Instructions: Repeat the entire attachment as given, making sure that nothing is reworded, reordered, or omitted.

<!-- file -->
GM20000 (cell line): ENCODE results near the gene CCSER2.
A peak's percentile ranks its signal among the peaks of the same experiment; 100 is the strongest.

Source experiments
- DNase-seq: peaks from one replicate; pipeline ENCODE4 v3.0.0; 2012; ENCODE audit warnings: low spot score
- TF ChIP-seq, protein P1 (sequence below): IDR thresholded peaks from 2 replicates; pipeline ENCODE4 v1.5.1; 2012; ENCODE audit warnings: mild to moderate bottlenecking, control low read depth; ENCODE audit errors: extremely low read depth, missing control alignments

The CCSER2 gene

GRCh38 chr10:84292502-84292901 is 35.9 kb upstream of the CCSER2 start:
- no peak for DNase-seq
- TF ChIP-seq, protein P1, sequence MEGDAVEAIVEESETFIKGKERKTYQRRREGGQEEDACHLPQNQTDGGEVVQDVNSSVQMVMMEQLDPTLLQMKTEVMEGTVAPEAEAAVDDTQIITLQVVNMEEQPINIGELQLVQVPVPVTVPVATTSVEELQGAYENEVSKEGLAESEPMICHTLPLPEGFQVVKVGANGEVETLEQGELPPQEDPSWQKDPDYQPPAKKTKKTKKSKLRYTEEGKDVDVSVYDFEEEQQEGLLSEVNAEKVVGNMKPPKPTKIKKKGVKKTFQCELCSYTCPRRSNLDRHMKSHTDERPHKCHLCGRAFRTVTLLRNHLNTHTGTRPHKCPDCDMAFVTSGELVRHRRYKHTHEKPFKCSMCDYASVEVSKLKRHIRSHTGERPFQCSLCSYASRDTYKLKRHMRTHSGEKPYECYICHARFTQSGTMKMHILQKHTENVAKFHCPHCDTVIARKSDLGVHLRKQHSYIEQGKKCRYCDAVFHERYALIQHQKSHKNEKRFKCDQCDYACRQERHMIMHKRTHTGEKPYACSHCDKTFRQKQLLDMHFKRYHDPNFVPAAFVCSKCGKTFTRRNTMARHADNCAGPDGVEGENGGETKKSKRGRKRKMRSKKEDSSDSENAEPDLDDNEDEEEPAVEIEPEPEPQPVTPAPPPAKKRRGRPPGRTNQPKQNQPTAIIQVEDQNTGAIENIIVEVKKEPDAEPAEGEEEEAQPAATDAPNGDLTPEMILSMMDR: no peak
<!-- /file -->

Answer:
GM20000 (cell line): ENCODE results near the gene CCSER2.
A peak's percentile ranks its signal among the peaks of the same experiment; 100 is the strongest.

Source experiments
- DNase-seq: peaks from one replicate; pipeline ENCODE4 v3.0.0; 2012; ENCODE audit warnings: low spot score
- TF ChIP-seq, protein P1 (sequence below): IDR thresholded peaks from 2 replicates; pipeline ENCODE4 v1.5.1; 2012; ENCODE audit warnings: mild to moderate bottlenecking, control low read depth; ENCODE audit errors: extremely low read depth, missing control alignments

The CCSER2 gene

GRCh38 chr10:84292502-84292901 is 35.9 kb upstream of the CCSER2 start:
- no peak for DNase-seq
- TF ChIP-seq, protein P1, sequence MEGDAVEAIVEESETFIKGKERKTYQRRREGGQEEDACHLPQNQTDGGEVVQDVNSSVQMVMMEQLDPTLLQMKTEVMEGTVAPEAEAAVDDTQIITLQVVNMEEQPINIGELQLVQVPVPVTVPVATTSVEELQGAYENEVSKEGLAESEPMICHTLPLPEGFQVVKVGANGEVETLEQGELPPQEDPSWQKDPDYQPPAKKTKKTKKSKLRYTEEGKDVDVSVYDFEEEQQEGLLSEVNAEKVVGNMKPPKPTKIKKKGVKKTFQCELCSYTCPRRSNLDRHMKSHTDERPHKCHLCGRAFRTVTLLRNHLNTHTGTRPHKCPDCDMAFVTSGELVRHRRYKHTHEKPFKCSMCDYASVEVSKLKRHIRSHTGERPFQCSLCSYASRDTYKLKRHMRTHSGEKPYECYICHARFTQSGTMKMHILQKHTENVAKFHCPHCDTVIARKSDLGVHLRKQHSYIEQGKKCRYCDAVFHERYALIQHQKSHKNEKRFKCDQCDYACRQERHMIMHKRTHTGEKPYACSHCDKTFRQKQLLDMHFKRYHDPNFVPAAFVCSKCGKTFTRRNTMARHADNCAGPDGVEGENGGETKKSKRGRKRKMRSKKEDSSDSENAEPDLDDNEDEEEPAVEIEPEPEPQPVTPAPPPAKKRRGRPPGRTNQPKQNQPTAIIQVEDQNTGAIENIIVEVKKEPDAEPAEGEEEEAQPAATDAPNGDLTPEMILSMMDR: no peak